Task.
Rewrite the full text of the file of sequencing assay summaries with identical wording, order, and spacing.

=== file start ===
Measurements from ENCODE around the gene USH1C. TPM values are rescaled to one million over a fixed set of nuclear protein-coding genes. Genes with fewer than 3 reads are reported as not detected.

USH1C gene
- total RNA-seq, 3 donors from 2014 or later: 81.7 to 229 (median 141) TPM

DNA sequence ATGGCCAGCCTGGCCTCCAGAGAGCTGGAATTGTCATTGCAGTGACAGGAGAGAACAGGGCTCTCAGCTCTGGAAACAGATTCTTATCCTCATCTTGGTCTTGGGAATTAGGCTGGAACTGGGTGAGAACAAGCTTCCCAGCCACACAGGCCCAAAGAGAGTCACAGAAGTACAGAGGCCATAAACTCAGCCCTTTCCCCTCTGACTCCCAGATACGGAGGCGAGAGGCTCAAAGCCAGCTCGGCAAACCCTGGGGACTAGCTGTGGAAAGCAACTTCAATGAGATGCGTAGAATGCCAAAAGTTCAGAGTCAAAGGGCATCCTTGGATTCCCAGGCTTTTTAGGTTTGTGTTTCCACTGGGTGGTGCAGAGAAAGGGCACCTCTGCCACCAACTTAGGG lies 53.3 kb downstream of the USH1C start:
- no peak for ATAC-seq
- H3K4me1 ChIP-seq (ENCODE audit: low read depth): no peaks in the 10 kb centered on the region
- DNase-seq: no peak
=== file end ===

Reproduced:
Measurements from ENCODE around the gene USH1C. TPM values are rescaled to one million over a fixed set of nuclear protein-coding genes. Genes with fewer than 3 reads are reported as not detected.

USH1C gene
- total RNA-seq, 3 donors from 2014 or later: 81.7 to 229 (median 141) TPM

DNA sequence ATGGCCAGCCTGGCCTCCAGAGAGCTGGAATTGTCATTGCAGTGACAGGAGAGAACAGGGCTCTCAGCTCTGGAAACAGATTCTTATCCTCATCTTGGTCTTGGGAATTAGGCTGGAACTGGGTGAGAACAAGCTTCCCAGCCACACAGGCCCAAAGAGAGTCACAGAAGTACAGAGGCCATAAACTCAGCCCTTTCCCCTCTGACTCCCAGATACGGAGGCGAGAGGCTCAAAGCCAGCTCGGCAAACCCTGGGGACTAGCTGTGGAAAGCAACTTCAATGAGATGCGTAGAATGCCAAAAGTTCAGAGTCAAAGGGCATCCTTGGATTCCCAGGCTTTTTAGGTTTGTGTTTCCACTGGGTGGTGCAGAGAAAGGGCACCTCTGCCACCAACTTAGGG lies 53.3 kb downstream of the USH1C start:
- no peak for ATAC-seq
- H3K4me1 ChIP-seq (ENCODE audit: low read depth): no peaks in the 10 kb centered on the region
- DNase-seq: no peak